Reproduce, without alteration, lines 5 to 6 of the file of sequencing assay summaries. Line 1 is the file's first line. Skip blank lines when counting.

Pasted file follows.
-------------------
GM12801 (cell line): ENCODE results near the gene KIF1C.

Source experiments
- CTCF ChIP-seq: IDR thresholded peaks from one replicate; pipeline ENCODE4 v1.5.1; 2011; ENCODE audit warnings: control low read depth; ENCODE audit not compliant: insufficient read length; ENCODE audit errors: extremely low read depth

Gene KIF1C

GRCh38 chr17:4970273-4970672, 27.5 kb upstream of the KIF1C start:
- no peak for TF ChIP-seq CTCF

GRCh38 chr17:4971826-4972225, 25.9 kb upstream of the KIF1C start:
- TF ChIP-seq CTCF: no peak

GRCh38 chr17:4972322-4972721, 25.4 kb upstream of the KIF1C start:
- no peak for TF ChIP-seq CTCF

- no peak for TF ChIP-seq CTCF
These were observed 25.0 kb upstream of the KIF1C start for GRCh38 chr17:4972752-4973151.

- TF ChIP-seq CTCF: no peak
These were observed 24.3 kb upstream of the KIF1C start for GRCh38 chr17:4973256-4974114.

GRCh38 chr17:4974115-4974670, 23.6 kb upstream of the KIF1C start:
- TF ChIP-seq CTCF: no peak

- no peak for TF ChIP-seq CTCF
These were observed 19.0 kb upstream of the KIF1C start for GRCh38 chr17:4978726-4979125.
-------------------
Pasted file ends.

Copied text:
GRCh38 chr17:4970273-4970672, 27.5 kb upstream of the KIF1C start:
- no peak for TF ChIP-seq CTCF